I share similar issues with the party and progression systems. While Beelzebub and his allies core upgrades are fast enough to obtain, the ability to truly unlock the maximum potential of the bots is locked behind a party member that joins in the final hours of the experience.

Sand Land’s vehicular combat is entertaining from start to finish

This makes the final hours of the game the very best Sand Land has to offer. An impressive customization suite boasts a huge selection of options for each of the vehicles, both mechanically and visually. However, Sand Land’s difficulty and additional content fail to motivate any real necessity to take the time to grind.

This is largely due to the unsurprisingly barren and uneventful nature of the game world. It’s a desert. It’s full of sand and, sadly, not much else.

An image showing the impressive selection of vehicular upgrades and customization options in Sand Land
Upgrading vehicles is easily the games most exciting and engaging aspect

You occasionally bump into side quests, treasure chests and characters, some of whom will be happy to return to the game’s central hub. Adding new buildings and facilities along the way, but for the most part, it’s as barren as you would expect a desert to be.

Even in later areas when, after what seems like a lifetime, you find some grass and trees, the world feels very much empty and lacking purpose.

An image showing one of Sand Lands main antagonist characters
Truly chaotic boss battles standout from otherwise unimaginative game design

Sand Land is at its very best during the humorously over-the-top boss battles. Mowing down tanks and enemy soldiers using an impressive array of vehicles and abilities. It’s just a shame that, outside the colorful cast of characters, the rest of the game can’t match the pace.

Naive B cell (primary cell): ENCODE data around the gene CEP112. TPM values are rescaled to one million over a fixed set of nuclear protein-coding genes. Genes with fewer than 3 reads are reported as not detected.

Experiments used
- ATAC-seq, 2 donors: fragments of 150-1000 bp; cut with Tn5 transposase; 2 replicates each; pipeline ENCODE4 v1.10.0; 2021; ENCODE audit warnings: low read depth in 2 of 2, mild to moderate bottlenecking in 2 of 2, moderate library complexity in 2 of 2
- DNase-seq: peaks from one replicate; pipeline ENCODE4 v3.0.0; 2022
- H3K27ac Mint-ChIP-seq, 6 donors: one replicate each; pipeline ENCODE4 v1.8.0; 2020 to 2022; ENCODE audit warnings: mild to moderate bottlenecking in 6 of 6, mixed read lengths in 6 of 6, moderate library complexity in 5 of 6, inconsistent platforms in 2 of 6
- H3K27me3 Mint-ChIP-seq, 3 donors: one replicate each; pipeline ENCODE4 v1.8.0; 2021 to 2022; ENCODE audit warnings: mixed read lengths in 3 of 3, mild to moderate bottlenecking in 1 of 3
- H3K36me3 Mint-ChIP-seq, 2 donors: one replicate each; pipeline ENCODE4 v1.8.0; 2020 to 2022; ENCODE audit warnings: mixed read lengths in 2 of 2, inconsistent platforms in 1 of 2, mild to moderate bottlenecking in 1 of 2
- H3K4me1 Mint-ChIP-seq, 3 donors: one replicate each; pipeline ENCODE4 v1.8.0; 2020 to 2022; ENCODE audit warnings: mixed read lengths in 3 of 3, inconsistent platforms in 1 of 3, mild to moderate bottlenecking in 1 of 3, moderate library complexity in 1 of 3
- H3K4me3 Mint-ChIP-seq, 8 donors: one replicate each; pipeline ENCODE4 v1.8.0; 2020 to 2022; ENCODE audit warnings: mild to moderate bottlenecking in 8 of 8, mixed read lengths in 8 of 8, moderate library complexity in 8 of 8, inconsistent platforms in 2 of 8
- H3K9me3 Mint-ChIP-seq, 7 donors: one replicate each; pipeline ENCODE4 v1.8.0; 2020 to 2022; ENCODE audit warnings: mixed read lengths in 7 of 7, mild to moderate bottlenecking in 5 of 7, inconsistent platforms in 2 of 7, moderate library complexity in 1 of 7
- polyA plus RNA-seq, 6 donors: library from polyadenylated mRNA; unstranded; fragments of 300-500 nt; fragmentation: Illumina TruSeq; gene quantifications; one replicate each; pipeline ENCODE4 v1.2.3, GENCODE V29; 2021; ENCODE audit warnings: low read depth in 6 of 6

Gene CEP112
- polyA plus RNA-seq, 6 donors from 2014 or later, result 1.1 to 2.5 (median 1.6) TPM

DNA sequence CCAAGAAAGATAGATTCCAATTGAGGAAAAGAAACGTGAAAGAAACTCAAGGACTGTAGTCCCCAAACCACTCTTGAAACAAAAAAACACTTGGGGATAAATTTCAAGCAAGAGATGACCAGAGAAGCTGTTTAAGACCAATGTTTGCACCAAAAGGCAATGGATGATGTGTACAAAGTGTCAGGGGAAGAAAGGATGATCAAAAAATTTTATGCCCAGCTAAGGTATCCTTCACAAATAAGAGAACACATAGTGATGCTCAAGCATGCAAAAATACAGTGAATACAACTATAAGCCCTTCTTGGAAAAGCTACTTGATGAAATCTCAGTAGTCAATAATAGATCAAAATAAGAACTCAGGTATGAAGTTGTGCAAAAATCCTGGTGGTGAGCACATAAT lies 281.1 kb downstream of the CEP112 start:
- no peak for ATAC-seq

Sand Land’s vehicular combat is entertaining from start to finish, but bizarre progression pacing and the repetitive nature of the side content makes this a hard sell for those approaching the series for the first time.

Sand Land Review

Reviewed On: Xbox Series X (A digital code was provided)
Release Date: April 25th, 2024
MSRP: $59.99 / £59.99
Platforms: Xbox Series X/S, PlayStation 5, PC, PlayStation 4
Developer: ILCA
Publisher: Bandai Namco
Alternative Reviews: Player2, HeyPoorPlayer, TheGamer
Aggregate Scores: Metacritic, OpenCritic

Review Policy | Scoring Policy | Meet The Reviewer

Official Score

Overall - 60%


Sand Land's vehicular combat is entertaining from start to finish, but bizarre progression pacing and the repetitive nature of the side content makes this a hard sell for those approaching the series for the first time.

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Blaine Smith

Blaine Smith, or Smith as he prefers to be called as he doesn't have to repeat it four times before people get it, is one of the original founders of Gamers Heroes. Smith has been playing games for over 30 years, from Rex & 180 on ZX Spectrum to the latest releases on the ninth generation of consoles. RPG's are his go-to genre, with the likes of Final Fantasy, Legend of Legaia, and Elder Scrolls being among his favorites, but he'll play almost anything once (except Dark Souls). You can best reach him on Twitter